The Opposite of Hate isn't Love

Thursday, April 25, 2019

I was at a National Speakers Association event recently and INSTANTLY connected with the firecracker standing next to me. She smelled amazing, had on a fabulous blazer, and the fun, spicy energy radiating off of her was palpable. We became instant friends through just a few snarky comments and smiles.

Within minutes we were sharing summarized versions of our life journeys and committed to stay connected. She gave me all the dirty details about where I could buy her same blazer, perfume, and lotion. The important things!

We took our separate seats and began messaging each other throughout the rest of the meeting on Instagram. When I went to her Instagram profile I was shocked for a second. Right there on her main page it said she was a Trump supporter. WHAT?! For half a second I thought...wait, there is no way I just connected and laughed with a Trump supporter like that. Really? I never would have guessed that about her.

But in the same breath I was absolutely delighted! It actually made me giddy that my theory that "the opposite of hate isn't love, it's CONNECTION," was proven true. It almost makes me like her all the more because of it. I get to learn a new perspective from her. I get to celebrate the dynamic harmony produced by our differences.

I have no doubt that if I would have stumbled across her Instagram account without having met her, I would have written her off and likely rolled my eyes. By committing to conscious connection we set aside our quick judgements, or knee-jerk reactions and assumptions, and we look for ways to connect person to person, heart to heart.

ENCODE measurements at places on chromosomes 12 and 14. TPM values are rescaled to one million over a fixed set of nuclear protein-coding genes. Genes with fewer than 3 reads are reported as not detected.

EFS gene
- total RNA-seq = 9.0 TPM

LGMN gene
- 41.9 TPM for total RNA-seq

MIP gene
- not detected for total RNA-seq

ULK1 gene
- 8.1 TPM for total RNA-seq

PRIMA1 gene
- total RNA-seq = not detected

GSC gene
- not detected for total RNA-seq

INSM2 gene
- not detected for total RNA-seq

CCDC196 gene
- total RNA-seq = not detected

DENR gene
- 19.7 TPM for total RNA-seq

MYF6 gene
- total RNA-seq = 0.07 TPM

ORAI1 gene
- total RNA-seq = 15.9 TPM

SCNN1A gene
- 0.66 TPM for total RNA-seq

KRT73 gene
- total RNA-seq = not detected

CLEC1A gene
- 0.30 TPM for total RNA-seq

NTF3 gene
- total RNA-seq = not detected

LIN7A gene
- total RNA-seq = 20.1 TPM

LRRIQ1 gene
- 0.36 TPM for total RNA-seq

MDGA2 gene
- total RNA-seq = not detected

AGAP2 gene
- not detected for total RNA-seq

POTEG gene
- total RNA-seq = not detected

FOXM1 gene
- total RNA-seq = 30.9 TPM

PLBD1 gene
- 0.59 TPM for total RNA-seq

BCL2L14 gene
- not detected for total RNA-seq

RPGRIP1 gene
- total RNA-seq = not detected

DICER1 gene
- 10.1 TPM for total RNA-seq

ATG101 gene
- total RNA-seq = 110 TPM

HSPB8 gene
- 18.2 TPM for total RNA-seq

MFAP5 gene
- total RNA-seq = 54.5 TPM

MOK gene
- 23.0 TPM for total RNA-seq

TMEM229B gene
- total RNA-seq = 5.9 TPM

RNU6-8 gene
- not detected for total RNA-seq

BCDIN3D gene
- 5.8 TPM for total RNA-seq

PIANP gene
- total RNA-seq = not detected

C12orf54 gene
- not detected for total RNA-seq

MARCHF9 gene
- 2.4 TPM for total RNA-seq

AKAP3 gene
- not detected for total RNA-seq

We don't have to persuade or manipulate or convince. We don't have to mourn that we aren't on the same page. We don't have to waste time and energy wishing our partners, neighbors, leaders, parents, or children were different. We don't have to love what they love or believe what they believe. We just have to commit to connection.

It thrills me that I get to dive deeper into this concept in my speeches and upcoming book and teach people actual tools to help them commit to and implement connection in their lives. I will never stop believing that it's the only way to heal and improve our relationships, businesses, and our world.

Sundance Film Festival 2019

Thursday, January 31, 2019

Every year, thousands upon thousands of avid film-lovers, celebrity chasers, and all around glamorous people with money coming out of their butts flock to my little mountain town to partake in the art of storytelling on the big screen.